North of the Arctic Circle offshore from Bodo there is a chain of mountains rising from the sea - the Lofoten Islands.
Sojourn - a temporary stay.
I chose 'Scandinavian Sojourn' as the title of my blog as that is what I'm doing, hanging out for awhile in Scandinavia. Norway is the country in which I will spend the most time and the more I see of Norway, the more I know I made the right choice.
Monday the 17th of July 2006 - Train journey from Trondheim to Bodo.
As I gushed in the last blog, the staff at the Trondheim Interail Centre are great. They opened earlier than the usual 7am breakfast so that I could have a bite to eat before hitting the tracks for the day. MMmm! Homemade bread warm out of the oven.
Caught the bus to the station in time for my 7:40 am train to Bodo. What a beautiful journey it was. Absolutely stunning scenery. I had a window seat and spent 10 hours transported to.....Norway! Mountains, waterfalls and the fiords. Most of the journey was alongside fiords. Despite the mountainous nature of Norway, if you look at a map, it is interesting to see how far the fiords (ocean) penetrates inland. For us on a train, that meant the long way 'round, with unbelievable scenery all the way. The train would follow the shoreline of a fiord and to straighten the track, dived into a short tunnel each time the shoreline made a 'point'. The views of this amazing country from the train were awesome.
Yes! I am now north of the Arctic Circle for the second of three times this holiday.
Something that makes me laugh about trains is that unlike planes, where they take knitting needles off old ladies, on this train axe murderers don't even need to bring their own axe! There was a big one on the wall ready to use and a sign pointing to it just in case you didn't see it!
Having now done this train journey too, I have an idea that the "Worlds Greatest Train Journey" should be a 3 day adventure. Bergen - Oslo - Trondheim - Bodo. If you only do Bergen - Oslo (or VV), you miss out on so much.
I (we) arrived in Bodo at 5:30. I say 'we' because Regula and Jurk, the Swiss couple who'd been with me to Hell and back last night, were on the same train. They had a bed booked at the hostel in Bodo, but I thought I'd wing it and had nothing booked. The hostel was full and I spent the next hour wandering (I don't always like it!) around town to the sight of 'No vacancies'. I eventually found an expensive hotel with a room for me, but on returning to the hostel to collect my bags, they had a bed because someone hadn't shown up.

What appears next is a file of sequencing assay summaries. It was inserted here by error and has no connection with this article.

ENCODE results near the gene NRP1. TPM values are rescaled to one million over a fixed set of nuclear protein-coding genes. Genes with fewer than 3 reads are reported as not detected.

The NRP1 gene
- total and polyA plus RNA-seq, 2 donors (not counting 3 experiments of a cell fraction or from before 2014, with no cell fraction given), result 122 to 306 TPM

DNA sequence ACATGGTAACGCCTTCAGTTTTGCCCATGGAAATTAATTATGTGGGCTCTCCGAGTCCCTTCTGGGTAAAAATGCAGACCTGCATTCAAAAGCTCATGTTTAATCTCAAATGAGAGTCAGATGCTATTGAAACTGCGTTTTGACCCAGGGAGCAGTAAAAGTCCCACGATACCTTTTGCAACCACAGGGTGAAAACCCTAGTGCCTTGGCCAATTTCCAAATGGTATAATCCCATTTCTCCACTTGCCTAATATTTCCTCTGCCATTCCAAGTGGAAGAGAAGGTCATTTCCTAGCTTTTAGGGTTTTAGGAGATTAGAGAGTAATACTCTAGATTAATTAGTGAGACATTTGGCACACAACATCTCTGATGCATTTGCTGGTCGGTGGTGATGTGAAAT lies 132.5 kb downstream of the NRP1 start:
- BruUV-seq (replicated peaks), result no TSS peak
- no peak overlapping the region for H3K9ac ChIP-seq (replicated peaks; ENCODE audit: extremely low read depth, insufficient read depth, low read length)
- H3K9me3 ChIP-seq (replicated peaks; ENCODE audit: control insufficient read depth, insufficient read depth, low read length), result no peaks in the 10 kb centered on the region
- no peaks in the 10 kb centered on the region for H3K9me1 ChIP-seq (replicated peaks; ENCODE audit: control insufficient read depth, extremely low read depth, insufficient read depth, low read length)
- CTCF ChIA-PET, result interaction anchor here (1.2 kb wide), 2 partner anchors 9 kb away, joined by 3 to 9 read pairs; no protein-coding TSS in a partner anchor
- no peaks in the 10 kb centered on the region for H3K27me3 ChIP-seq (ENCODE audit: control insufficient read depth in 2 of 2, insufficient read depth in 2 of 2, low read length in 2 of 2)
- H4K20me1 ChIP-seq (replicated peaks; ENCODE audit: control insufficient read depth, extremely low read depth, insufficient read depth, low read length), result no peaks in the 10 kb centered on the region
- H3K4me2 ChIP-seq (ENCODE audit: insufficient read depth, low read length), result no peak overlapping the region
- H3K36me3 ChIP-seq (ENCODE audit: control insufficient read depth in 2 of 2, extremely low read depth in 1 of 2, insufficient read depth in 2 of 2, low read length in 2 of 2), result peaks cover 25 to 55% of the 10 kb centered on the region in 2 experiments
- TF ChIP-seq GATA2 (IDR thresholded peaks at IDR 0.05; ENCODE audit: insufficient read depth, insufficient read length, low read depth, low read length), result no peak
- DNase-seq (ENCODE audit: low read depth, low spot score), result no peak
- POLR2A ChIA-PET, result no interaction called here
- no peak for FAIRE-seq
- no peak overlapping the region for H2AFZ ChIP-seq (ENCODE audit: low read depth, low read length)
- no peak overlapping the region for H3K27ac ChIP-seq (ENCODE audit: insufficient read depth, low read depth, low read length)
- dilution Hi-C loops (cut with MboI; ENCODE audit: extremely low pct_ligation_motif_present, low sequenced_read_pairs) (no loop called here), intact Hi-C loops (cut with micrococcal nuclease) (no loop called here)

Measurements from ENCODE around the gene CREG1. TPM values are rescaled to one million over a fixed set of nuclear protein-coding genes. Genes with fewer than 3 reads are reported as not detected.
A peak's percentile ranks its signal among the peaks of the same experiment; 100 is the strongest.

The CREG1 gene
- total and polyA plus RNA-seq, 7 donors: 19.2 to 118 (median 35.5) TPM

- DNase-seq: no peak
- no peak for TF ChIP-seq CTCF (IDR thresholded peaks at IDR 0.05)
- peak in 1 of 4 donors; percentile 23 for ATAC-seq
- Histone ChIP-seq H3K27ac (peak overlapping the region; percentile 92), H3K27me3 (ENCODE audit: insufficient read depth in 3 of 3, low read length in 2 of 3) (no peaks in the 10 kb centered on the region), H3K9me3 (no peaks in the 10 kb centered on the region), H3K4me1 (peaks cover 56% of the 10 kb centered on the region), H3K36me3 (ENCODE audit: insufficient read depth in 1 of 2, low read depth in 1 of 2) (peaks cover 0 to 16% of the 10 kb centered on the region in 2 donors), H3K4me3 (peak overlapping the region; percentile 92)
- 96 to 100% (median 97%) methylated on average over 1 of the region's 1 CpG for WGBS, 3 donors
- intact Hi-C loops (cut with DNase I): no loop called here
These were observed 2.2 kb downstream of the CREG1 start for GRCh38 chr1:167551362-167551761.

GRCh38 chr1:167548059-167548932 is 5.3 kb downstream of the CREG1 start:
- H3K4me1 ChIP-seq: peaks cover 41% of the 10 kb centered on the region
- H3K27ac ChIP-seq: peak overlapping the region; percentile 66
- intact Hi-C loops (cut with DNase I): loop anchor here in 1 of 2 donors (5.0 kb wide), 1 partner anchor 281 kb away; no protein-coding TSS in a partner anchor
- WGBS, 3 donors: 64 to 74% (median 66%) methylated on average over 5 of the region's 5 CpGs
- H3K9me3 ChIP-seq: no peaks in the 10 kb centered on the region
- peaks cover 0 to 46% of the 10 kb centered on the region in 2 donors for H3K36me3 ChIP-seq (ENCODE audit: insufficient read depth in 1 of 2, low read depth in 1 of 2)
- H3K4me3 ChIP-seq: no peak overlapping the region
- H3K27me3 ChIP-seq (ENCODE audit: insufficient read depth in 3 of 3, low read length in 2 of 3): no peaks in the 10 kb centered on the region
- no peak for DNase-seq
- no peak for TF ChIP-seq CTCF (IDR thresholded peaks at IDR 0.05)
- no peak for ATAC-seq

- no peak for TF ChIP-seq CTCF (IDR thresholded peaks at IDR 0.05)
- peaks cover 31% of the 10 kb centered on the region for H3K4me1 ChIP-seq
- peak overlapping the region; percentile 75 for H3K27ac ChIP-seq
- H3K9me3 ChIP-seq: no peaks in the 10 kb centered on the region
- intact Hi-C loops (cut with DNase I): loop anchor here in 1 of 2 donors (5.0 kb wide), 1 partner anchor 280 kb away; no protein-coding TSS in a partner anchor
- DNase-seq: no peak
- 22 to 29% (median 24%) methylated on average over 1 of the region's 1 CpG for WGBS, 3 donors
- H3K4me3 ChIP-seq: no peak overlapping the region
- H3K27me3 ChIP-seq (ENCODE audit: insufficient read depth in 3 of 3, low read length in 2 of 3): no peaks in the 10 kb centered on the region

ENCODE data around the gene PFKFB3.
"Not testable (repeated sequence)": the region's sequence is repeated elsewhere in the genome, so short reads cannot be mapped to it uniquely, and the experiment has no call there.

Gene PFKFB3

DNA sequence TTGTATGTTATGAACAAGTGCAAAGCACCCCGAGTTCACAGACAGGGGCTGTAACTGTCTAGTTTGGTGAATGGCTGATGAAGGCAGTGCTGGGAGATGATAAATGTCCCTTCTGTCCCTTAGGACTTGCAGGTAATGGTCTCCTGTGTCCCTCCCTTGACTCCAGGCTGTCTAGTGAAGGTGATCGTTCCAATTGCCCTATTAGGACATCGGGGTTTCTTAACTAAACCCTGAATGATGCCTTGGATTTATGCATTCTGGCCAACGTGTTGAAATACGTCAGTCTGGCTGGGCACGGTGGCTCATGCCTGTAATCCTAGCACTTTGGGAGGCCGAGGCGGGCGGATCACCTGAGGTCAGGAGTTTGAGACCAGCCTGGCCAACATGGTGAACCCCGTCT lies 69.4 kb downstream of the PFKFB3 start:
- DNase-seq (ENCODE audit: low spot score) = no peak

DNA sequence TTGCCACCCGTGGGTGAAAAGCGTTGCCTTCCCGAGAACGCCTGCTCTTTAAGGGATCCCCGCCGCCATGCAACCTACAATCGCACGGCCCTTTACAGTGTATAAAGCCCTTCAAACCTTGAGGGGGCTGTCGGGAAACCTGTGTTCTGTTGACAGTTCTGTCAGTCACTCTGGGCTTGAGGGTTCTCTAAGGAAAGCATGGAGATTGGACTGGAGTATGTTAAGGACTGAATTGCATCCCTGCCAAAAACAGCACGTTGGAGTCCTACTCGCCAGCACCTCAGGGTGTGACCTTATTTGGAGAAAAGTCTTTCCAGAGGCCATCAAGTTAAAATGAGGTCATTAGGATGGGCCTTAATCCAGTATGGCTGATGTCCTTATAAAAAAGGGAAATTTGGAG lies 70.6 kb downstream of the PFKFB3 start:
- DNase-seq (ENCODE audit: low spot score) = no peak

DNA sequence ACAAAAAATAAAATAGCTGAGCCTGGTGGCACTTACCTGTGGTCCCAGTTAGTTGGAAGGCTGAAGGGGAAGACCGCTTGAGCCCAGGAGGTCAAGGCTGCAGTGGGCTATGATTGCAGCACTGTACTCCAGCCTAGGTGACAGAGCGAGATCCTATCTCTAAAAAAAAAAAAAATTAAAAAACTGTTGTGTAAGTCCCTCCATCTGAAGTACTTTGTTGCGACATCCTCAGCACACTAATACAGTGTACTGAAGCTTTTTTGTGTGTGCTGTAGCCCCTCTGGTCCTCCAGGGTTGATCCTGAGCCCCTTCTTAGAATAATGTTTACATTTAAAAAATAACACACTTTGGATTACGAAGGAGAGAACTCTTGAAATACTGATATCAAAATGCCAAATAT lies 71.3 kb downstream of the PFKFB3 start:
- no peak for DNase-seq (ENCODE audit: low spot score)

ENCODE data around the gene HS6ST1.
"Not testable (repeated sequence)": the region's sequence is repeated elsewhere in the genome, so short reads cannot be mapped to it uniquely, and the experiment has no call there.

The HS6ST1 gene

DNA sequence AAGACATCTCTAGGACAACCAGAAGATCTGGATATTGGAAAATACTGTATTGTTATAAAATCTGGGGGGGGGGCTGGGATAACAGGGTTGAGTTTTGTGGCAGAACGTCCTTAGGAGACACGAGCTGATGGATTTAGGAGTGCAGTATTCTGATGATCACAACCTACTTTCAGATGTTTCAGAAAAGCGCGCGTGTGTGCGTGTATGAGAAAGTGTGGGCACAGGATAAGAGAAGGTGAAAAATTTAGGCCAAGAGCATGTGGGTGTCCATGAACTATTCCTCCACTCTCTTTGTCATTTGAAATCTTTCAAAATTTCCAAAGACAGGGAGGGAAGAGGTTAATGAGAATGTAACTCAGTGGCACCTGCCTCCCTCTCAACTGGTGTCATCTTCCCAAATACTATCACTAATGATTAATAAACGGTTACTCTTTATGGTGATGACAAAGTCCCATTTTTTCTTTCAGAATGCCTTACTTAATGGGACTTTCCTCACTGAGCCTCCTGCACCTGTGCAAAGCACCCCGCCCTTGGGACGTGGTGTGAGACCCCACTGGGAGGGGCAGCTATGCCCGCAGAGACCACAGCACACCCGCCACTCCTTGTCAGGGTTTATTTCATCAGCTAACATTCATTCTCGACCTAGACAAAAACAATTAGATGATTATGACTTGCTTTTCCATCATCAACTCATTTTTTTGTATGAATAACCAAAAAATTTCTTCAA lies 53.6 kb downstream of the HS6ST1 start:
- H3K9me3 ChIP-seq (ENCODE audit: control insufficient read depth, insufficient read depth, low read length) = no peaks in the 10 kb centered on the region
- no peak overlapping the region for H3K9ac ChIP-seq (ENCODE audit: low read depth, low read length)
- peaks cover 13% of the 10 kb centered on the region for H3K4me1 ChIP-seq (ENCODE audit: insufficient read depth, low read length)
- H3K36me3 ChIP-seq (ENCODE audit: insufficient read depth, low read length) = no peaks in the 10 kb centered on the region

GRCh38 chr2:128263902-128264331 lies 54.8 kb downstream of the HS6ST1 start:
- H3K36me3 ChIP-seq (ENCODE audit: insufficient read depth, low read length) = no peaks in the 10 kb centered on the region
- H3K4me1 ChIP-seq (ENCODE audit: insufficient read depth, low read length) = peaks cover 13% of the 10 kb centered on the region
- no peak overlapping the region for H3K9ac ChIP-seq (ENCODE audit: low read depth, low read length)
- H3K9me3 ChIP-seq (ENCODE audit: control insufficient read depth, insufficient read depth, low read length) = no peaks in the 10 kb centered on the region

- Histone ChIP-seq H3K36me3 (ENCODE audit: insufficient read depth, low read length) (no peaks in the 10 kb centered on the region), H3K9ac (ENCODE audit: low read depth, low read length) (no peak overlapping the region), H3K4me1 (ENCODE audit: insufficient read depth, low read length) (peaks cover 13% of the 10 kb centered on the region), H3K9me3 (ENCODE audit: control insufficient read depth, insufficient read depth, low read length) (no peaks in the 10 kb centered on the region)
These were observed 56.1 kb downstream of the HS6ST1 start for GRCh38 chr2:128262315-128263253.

Happy with what I'd saved, and with access to a kitchen, I cooked dinner for the 3 of us, using Lofoten salmon. It cost what I would have spent on one restaurant meal. It fed 5 because 2 others had dinner from what we couldn't finish. Don't you LOVE hostels for the social aspect. Later in the evening, over a couple of beers, we met Tony the Scot. Whilst shopping, I'd discovered that they do sell beer in supermarkets. Still not cheap. $30 for 4 cans!
Bodo, a coastal town 130km north of the Arctic Circle doesn't have much to offer and like us, most people only stay one night on their way elsewhere.
Tuesday - Ferry trip from Bodo to the Lofoten Islands.
Regula, Jurk, Tony and I got a table together on the 10:15 ferry to Moskenes.
The coastline is awesome. Mountains on the mainland and inshore islands were photographed as they disappeared behind us.
Later, as "The Wall of Lofoten" appeared on the horizon, I got an inkling of what all the fuss is about. A chain of sharp-peaked mountains pierced the sky, rising higher as we approached. WOW!